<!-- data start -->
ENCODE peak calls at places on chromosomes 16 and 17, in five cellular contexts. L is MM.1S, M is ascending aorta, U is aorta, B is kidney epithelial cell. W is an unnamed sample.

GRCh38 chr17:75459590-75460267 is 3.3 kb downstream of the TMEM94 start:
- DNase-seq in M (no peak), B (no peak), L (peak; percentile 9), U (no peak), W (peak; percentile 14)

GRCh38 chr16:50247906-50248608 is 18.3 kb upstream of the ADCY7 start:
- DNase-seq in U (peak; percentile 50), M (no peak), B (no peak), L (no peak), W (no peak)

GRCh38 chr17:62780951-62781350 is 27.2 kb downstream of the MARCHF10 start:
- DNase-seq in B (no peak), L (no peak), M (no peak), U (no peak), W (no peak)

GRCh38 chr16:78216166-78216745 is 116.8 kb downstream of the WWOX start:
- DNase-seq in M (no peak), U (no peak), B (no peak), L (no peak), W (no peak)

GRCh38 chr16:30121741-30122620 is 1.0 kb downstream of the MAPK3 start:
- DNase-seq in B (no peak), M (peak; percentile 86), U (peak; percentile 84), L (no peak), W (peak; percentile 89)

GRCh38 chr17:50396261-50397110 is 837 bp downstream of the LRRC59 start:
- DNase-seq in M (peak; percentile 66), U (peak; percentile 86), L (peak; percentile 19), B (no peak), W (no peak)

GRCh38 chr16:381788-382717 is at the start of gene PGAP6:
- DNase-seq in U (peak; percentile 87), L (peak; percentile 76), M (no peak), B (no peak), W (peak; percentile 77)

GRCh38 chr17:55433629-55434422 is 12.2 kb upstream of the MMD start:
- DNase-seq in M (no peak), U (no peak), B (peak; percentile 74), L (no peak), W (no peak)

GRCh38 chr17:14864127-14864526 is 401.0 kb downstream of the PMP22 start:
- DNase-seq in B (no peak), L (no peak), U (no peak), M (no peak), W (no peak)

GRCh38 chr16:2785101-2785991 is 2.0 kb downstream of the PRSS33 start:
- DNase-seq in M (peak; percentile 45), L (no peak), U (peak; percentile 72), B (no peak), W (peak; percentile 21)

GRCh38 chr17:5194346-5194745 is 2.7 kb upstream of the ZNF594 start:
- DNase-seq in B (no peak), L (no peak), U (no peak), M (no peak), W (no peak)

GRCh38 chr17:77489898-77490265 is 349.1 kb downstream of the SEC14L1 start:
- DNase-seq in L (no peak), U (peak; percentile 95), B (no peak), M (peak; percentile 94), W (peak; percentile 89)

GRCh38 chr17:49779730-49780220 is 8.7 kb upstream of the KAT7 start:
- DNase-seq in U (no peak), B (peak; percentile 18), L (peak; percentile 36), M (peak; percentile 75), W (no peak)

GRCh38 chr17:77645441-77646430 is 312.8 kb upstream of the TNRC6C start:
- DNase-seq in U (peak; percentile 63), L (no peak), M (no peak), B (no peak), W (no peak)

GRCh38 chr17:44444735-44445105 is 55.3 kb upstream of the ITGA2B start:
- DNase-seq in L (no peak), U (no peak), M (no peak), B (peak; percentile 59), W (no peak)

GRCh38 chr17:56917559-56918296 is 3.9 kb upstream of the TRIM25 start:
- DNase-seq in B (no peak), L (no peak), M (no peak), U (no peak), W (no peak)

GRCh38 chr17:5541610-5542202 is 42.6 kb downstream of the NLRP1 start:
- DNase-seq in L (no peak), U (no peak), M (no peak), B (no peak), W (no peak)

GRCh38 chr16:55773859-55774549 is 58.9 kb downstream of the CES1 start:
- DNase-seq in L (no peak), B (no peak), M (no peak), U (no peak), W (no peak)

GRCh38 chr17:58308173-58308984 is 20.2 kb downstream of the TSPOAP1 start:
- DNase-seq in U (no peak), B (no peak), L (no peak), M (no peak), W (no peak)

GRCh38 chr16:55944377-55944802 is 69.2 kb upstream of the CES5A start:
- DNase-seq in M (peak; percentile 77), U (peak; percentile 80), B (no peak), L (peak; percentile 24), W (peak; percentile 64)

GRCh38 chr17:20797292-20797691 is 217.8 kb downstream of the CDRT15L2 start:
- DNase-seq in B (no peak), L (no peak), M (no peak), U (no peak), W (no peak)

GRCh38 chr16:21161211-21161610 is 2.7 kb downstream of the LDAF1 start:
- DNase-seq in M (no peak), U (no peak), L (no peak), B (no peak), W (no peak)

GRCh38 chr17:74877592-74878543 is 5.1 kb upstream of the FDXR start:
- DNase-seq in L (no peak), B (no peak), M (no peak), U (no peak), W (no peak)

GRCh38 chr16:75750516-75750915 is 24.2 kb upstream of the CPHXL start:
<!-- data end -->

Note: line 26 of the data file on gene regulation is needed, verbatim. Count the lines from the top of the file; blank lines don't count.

GRCh38 chr17:49779730-49780220 is 8.7 kb upstream of the KAT7 start: